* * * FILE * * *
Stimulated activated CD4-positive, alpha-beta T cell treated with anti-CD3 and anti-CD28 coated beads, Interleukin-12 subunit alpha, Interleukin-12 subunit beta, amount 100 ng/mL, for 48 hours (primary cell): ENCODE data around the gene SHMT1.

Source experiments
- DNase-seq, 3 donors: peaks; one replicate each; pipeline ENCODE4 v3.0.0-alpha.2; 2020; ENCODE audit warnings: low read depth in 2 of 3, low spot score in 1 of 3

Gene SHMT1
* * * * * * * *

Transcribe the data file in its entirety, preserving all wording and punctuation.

Stimulated activated CD4-positive, alpha-beta T cell treated with anti-CD3 and anti-CD28 coated beads, Interleukin-12 subunit alpha, Interleukin-12 subunit beta, amount 100 ng/mL, for 48 hours (primary cell): ENCODE data around the gene SHMT1.

Source experiments
- DNase-seq, 3 donors: peaks; one replicate each; pipeline ENCODE4 v3.0.0-alpha.2; 2020; ENCODE audit warnings: low read depth in 2 of 3, low spot score in 1 of 3

Gene SHMT1